Navajo belief is very similar. There is no such thing as “an eye for an eye” in Navajo tradition. Therefore, Navajo does not believe in killing another human being, especially if they are sick.

Navajo Nation should intercede. Yes, it’s tragic, very sad and incomprehensible to lose a family member through murder or even through a car accident. Our condolences and prayers to the family.

Peter MacDonald Sr.
Former Chairman of the Navajo Tribal Council
Tuba City, Ariz.

Council misdeeds: the enemy within

As the most powerful tribe in the nation, it is always defending itself against outsiders that attempt to diminish its sovereign status and interfere with our self-determination plight. However, our demise may come from within the tribe.

To the point, once again the Council has proven their willingness to play “petty politics” at the expense of the entire nation. Namely, it is attempting to pull its “discretionary card” in an attempt in win votes for their re-election. As such, they have failed to understand that seemingly “petty politics” to get re-elected has far-reaching consequences.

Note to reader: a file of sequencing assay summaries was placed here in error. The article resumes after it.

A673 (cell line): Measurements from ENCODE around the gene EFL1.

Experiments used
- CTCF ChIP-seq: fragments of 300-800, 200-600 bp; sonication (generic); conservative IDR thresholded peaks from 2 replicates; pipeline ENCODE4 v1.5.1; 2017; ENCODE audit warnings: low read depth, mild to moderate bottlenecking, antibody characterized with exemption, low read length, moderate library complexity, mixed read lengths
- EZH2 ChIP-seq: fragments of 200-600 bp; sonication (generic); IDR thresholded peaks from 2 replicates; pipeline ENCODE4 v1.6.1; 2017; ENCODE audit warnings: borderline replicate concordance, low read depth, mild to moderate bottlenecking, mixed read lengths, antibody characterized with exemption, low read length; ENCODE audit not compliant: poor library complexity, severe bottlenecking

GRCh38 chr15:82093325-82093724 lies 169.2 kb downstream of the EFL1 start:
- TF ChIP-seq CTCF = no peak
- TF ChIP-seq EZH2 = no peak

The newspaper has been reporting the last time they pulled the “discretionary card” it required the other two branches and the people making new laws to put an end to the calamity. Seemingly, they spent more than $30 million before they were stopped.

But the newspaper did not report the rest of the story.

First, after the Council lost their battle in the Supreme Court and with the people, they seriously considered ignoring the Supreme Court orders. Apparently, they were advised by their legal counsel.

Thus, the U.S., again, considered declaring Marshall law in order to prevent another 1989 fiasco, reasoning that the tribe cannot govern itself due to tribal corruption. But that did not happen.

Second, afterwards the tribe instituted reforms and bans. For example, their legal counsel was disbarred by the Supreme Court, ordered to pay back over $100,000, etc. Basically, he was exiled. I think they used the “bad man” clause in the treaty.